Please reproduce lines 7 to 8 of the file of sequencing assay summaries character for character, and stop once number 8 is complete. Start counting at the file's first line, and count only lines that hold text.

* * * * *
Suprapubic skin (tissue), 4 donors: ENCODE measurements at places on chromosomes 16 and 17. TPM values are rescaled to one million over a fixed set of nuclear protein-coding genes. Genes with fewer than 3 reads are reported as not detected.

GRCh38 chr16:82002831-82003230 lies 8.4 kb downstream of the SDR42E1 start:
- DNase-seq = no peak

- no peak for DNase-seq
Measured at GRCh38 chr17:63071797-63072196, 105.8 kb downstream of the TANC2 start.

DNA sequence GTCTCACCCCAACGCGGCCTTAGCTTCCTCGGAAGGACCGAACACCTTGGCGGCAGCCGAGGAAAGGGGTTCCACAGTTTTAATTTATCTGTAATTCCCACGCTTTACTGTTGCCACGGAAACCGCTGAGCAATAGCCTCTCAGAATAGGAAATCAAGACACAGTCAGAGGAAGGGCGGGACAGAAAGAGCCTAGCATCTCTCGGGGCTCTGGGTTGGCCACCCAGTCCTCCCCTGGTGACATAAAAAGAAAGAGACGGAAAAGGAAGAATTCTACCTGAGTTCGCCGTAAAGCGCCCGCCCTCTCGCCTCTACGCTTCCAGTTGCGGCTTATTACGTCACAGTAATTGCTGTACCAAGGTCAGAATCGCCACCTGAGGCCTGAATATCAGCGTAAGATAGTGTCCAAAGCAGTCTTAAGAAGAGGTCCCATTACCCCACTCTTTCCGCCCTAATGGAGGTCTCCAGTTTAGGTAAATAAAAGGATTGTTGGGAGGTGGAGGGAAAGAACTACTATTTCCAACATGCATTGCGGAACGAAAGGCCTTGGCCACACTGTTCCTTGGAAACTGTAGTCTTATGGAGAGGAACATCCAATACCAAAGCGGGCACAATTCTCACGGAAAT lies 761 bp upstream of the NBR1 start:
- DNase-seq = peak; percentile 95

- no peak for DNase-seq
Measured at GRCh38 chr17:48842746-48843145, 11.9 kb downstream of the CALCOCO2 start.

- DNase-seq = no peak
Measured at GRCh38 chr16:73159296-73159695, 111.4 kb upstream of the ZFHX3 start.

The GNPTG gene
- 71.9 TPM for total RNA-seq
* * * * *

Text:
- DNase-seq = peak; percentile 95

- no peak for DNase-seq